Columns - 2019

    Not-Queen Esther

    Contemporary archaeological finds such as the Dead Sea Scrolls provide ancient manuscripts that sometimes reveal mildly different wording than commonly accepted canon.

    One example of such canon fodder was recently discovered stuck between pages of the long-lost Mishnah tractate Bava Gump. It's a copy of the book of Esther with one minor difference in the story: Vashti is never removed as queen.

    Does this one minor non-event with a minor character change the story from what is commonly known? Let history and both of this column's readers be the judge...

    King Achashverosh is throwing a party in Persia, to celebrate the success of its latest international export: rugs. He summons his queen, Vashti, to show her off to everyone at his party. Vashti considers declining but decides to fix her makeup and make an appearance. After all, after a week of partying, one of the king's fool advisors could advise him that for her disobedience he should execute her or something. Vashti makes a grand entrance, and the party continues.

    While all of Persia prospers under their happy royal couple, Mordechai learns that Haman wants to wipe out all the Jews. Mordechai turns to his young cousin Esther and asks her to win her way with one of Persia's ruling men so she can help prevent this tragedy. He asks her to secretly win the heart of Haman so they can then blackmail him into sparing the Jewish people. Normally he wouldn't ask such a thing, but for the sake of their entire people he sees none of the many possible alternatives.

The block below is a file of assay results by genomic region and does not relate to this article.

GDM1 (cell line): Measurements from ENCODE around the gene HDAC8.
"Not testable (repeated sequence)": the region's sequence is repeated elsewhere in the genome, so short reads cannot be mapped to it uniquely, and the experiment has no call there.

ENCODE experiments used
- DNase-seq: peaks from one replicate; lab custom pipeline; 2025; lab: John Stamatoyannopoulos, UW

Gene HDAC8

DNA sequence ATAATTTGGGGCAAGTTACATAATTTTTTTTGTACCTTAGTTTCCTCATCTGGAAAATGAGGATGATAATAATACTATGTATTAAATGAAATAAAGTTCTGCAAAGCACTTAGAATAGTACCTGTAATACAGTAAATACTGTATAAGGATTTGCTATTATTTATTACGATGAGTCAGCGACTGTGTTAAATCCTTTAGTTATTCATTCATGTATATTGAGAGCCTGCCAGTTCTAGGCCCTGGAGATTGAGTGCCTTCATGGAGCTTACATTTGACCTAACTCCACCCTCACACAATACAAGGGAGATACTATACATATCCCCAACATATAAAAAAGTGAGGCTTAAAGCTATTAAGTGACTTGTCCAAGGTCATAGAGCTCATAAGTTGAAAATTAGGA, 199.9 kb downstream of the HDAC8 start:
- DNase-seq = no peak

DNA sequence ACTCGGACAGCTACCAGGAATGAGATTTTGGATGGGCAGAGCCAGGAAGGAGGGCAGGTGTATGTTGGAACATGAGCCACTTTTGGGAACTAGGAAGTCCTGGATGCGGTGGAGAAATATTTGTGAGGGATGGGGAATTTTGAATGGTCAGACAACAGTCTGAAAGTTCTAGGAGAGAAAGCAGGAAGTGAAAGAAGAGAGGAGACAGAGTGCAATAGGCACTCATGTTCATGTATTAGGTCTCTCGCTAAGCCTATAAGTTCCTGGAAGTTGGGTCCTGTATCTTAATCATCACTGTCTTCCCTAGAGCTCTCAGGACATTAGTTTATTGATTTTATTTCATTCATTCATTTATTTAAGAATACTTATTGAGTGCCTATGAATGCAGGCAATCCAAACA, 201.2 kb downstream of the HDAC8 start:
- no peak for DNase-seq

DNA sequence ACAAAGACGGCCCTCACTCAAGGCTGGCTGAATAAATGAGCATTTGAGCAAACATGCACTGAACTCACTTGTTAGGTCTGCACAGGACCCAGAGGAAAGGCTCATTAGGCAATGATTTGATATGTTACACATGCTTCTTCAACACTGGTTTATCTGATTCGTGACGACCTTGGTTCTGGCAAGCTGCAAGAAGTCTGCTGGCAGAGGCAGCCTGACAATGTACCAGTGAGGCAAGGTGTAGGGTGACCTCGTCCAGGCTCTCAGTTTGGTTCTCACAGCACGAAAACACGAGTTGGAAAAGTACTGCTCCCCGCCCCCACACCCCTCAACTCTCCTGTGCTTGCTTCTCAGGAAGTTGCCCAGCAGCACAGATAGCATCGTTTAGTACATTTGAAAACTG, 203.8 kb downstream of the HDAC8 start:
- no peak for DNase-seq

Esther is reluctant and fasts for several days before she agrees. Esther was known for her appeal; it was said that, given the right circumstances, even the king himself would find her irresistible above all other eligible women in the land.

    Haman didn't stand a chance. Behind closed doors, during evenings of "working late" at the office, out of the sight of others, Esther wins the heart and eyes of Haman. Esther soon realizes that, despite his inclination toward genocide, Haman is an actual person. After the first couple of times, she is even able to prepare and share a meal with him without first fasting for several days.

    One night, Esther decides on a change of plan. She is so nervous that her hands shake as she prepares the pastries, making them come out more triangular than round. She asks Haman if he truly cares for her and wouldn't want anything to happen to her. Haman asks where this is going. Esther assures him that's not what she's asking. Haman says he does care for her and wouldn't want anything to happen to her, but he can't leave his wife and ten sons.

    Esther assures him that she doesn't want ten stepsons anyway. Haman asks why not, does she care for him so little that having ten stepsons wouldn't be worth it. Esther says this went in a direction and tries to bring it back to her point.

    Esther reveals that she's Jewish. Haman said that he wouldn't change how he's raising his ten sons for her. Esther says to stop and think for a moment. Haman stops and thinks for a moment. Haman then realizes that he's about to have Esther and her people executed, which could ruin their plans for the weekend while his wife is out of town.

    Haman rescinds his execution order. Esther is relieved that she doesn't have to resort to blackmail, but doesn't know what to do about her affair.

    The next day, Haman's wife confronts him about how much he's changed lately: rescinding his genocide order, his sudden odd shift in his taste for hat design. She can tell he's having an affair and hangs him from a tree, along with his ten sons to ensure they don't grow up to be like their father. She then retires in style thanks to a lucky lottery ticket.

    And Achashverosh and Vashti rule happily ever after.

    Doug Brook says that while out of chaos comes order, out of Chaos Theory comes an order sent back to the kitchen. To read past columns, visit For exclusive online content, like

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